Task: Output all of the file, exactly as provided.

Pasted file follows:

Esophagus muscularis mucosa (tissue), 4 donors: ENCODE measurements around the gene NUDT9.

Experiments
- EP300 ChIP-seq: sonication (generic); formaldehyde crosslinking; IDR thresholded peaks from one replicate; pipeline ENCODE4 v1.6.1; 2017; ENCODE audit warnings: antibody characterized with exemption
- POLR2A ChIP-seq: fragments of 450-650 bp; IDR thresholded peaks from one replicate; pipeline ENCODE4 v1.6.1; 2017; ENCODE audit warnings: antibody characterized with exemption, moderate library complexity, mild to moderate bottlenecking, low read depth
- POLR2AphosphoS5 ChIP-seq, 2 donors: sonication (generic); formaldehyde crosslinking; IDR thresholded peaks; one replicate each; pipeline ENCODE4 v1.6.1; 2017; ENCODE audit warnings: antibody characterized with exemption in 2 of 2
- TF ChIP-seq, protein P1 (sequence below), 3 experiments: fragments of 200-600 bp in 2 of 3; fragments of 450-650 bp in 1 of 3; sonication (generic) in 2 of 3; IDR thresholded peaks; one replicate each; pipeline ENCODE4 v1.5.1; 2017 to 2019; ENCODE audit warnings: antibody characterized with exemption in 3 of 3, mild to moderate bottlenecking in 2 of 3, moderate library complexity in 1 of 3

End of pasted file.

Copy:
Esophagus muscularis mucosa (tissue), 4 donors: ENCODE measurements around the gene NUDT9.

Experiments
- EP300 ChIP-seq: sonication (generic); formaldehyde crosslinking; IDR thresholded peaks from one replicate; pipeline ENCODE4 v1.6.1; 2017; ENCODE audit warnings: antibody characterized with exemption
- POLR2A ChIP-seq: fragments of 450-650 bp; IDR thresholded peaks from one replicate; pipeline ENCODE4 v1.6.1; 2017; ENCODE audit warnings: antibody characterized with exemption, moderate library complexity, mild to moderate bottlenecking, low read depth
- POLR2AphosphoS5 ChIP-seq, 2 donors: sonication (generic); formaldehyde crosslinking; IDR thresholded peaks; one replicate each; pipeline ENCODE4 v1.6.1; 2017; ENCODE audit warnings: antibody characterized with exemption in 2 of 2
- TF ChIP-seq, protein P1 (sequence below), 3 experiments: fragments of 200-600 bp in 2 of 3; fragments of 450-650 bp in 1 of 3; sonication (generic) in 2 of 3; IDR thresholded peaks; one replicate each; pipeline ENCODE4 v1.5.1; 2017 to 2019; ENCODE audit warnings: antibody characterized with exemption in 3 of 3, mild to moderate bottlenecking in 2 of 3, moderate library complexity in 1 of 3